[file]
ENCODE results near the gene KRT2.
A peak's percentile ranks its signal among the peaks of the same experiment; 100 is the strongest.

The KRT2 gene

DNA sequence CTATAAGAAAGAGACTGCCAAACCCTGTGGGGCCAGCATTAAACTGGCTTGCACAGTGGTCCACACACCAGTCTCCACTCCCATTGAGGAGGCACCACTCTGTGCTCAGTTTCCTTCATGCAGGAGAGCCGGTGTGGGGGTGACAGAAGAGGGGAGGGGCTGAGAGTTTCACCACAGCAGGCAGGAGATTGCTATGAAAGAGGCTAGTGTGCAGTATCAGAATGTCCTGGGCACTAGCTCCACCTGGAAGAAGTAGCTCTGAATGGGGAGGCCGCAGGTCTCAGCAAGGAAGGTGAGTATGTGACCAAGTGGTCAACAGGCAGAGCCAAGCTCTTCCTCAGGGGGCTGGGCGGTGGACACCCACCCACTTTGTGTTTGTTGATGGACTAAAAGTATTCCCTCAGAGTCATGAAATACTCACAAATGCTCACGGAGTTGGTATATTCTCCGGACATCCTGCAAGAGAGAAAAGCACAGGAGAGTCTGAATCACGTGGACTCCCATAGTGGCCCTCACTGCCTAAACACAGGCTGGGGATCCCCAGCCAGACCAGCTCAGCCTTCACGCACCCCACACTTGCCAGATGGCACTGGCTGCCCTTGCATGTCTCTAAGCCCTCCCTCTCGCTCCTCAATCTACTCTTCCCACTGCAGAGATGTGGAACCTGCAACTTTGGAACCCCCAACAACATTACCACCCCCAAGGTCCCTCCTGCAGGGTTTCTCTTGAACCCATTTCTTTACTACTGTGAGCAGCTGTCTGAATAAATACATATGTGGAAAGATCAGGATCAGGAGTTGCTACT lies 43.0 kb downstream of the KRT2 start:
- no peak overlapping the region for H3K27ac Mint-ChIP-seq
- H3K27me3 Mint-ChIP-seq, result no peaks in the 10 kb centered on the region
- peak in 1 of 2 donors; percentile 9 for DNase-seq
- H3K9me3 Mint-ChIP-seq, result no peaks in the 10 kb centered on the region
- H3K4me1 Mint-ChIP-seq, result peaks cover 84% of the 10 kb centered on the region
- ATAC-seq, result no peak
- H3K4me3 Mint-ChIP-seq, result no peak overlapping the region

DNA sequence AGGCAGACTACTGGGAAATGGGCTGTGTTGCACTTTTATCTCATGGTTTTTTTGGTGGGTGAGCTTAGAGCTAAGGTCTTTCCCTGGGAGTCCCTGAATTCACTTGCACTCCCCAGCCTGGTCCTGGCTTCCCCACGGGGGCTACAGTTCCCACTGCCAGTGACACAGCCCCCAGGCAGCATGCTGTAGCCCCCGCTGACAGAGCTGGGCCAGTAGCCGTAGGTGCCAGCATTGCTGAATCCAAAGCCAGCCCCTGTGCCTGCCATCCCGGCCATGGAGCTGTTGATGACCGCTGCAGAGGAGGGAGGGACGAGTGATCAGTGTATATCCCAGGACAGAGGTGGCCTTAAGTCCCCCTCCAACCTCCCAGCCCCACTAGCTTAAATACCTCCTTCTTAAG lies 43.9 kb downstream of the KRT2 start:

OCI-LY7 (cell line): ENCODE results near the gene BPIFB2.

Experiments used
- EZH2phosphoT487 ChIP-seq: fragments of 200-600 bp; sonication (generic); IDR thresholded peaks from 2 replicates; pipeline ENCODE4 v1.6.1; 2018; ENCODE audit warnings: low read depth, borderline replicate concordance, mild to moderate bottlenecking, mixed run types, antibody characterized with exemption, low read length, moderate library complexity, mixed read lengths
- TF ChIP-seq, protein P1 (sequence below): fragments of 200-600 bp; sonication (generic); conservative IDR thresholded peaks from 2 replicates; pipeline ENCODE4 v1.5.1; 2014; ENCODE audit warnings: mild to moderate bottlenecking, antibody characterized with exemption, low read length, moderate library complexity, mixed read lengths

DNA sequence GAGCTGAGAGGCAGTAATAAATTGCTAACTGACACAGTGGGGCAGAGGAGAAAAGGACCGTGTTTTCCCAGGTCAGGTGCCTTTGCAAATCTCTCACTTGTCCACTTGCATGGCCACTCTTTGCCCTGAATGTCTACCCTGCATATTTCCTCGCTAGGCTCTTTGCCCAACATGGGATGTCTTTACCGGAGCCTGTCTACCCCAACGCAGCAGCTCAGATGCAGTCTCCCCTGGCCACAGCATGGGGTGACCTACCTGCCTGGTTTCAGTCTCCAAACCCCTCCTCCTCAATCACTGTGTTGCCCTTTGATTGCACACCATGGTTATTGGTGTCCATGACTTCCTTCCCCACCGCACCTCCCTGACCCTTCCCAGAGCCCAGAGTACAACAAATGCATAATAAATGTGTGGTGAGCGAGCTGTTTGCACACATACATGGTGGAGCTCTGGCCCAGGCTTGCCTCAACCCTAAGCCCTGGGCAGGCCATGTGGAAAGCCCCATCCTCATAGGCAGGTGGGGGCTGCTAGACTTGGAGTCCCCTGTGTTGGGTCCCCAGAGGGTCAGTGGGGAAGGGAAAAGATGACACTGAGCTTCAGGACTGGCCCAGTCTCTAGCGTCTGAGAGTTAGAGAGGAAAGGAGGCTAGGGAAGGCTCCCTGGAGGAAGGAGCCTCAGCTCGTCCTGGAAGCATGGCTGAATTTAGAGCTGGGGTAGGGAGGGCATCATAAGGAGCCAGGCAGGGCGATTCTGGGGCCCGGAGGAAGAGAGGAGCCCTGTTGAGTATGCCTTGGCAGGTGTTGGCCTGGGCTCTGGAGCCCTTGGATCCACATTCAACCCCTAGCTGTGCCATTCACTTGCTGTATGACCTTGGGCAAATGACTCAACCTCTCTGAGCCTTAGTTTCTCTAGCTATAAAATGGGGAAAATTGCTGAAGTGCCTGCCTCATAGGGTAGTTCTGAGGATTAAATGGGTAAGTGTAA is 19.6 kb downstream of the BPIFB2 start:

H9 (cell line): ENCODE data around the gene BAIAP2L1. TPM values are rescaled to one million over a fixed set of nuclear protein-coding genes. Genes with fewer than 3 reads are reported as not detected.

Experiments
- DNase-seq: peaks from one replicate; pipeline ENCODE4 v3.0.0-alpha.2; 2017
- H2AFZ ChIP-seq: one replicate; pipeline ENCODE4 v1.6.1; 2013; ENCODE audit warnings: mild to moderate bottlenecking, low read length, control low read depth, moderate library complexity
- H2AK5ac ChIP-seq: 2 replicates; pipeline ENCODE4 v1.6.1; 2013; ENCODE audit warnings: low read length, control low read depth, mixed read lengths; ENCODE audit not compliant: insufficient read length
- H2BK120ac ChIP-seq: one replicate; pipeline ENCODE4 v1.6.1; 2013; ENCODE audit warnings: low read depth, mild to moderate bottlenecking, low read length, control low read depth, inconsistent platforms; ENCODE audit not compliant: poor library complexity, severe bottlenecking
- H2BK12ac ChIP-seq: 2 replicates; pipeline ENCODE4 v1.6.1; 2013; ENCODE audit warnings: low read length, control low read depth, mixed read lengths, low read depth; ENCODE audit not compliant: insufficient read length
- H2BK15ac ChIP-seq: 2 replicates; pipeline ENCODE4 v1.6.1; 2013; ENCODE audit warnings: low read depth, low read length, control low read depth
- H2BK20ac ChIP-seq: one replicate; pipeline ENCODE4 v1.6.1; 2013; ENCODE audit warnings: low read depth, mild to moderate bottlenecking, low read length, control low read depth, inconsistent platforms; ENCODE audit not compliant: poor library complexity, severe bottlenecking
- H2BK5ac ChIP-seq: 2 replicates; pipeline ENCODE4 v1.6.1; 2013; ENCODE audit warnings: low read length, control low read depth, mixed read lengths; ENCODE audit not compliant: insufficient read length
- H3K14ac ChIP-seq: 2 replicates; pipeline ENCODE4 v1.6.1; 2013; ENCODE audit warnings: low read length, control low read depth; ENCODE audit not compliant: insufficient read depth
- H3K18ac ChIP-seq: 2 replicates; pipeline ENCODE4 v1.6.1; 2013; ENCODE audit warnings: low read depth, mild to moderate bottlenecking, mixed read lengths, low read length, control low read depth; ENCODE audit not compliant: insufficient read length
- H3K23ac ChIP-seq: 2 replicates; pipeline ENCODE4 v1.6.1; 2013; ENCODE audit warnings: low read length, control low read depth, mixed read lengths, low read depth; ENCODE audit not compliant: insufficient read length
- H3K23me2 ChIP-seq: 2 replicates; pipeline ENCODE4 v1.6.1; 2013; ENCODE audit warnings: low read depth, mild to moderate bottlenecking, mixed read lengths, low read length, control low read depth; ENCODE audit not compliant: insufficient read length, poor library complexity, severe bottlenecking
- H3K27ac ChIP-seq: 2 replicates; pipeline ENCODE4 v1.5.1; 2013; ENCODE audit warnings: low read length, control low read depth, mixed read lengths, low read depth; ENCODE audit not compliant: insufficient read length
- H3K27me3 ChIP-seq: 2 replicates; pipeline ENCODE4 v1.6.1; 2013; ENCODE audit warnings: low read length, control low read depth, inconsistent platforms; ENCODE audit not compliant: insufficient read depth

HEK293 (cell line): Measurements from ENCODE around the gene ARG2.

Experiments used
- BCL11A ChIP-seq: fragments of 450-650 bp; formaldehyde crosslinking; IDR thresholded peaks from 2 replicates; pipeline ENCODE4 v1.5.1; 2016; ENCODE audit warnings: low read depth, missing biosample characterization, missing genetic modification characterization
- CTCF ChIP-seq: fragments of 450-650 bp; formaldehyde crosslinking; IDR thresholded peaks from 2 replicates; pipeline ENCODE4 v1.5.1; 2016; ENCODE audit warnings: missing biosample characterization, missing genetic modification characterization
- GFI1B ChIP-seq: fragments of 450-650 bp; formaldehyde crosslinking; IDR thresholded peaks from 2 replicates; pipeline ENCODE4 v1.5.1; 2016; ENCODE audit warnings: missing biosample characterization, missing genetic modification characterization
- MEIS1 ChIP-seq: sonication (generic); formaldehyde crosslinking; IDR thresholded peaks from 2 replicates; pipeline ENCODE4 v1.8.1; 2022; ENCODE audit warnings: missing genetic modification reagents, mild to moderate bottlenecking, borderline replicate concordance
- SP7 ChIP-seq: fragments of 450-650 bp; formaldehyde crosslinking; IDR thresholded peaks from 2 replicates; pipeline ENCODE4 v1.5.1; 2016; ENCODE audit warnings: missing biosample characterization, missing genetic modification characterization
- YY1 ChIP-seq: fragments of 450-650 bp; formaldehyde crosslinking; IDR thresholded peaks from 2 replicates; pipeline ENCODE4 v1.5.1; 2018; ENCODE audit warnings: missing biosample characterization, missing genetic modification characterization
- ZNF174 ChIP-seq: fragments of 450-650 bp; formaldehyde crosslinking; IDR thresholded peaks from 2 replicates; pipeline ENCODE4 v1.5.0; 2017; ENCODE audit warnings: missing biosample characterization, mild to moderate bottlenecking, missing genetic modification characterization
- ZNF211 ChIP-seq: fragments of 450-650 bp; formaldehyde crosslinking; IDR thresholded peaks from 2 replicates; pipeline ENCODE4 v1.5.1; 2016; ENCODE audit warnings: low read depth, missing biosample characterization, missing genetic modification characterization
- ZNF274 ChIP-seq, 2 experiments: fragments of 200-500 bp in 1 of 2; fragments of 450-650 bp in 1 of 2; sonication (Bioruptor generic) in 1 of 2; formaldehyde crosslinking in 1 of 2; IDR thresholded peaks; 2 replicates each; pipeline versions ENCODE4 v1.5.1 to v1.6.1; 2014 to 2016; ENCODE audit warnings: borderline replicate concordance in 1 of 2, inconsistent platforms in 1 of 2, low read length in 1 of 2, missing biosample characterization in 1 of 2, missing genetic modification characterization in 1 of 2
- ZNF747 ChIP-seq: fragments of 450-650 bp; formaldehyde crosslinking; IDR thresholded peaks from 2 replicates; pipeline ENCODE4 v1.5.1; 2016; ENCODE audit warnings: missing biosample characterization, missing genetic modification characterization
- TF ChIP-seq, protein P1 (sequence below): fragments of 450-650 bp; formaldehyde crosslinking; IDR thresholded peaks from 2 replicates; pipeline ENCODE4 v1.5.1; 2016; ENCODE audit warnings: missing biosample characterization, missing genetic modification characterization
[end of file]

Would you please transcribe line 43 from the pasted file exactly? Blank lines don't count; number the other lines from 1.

- ZNF211 ChIP-seq: fragments of 450-650 bp; formaldehyde crosslinking; IDR thresholded peaks from 2 replicates; pipeline ENCODE4 v1.5.1; 2016; ENCODE audit warnings: low read depth, missing biosample characterization, missing genetic modification characterization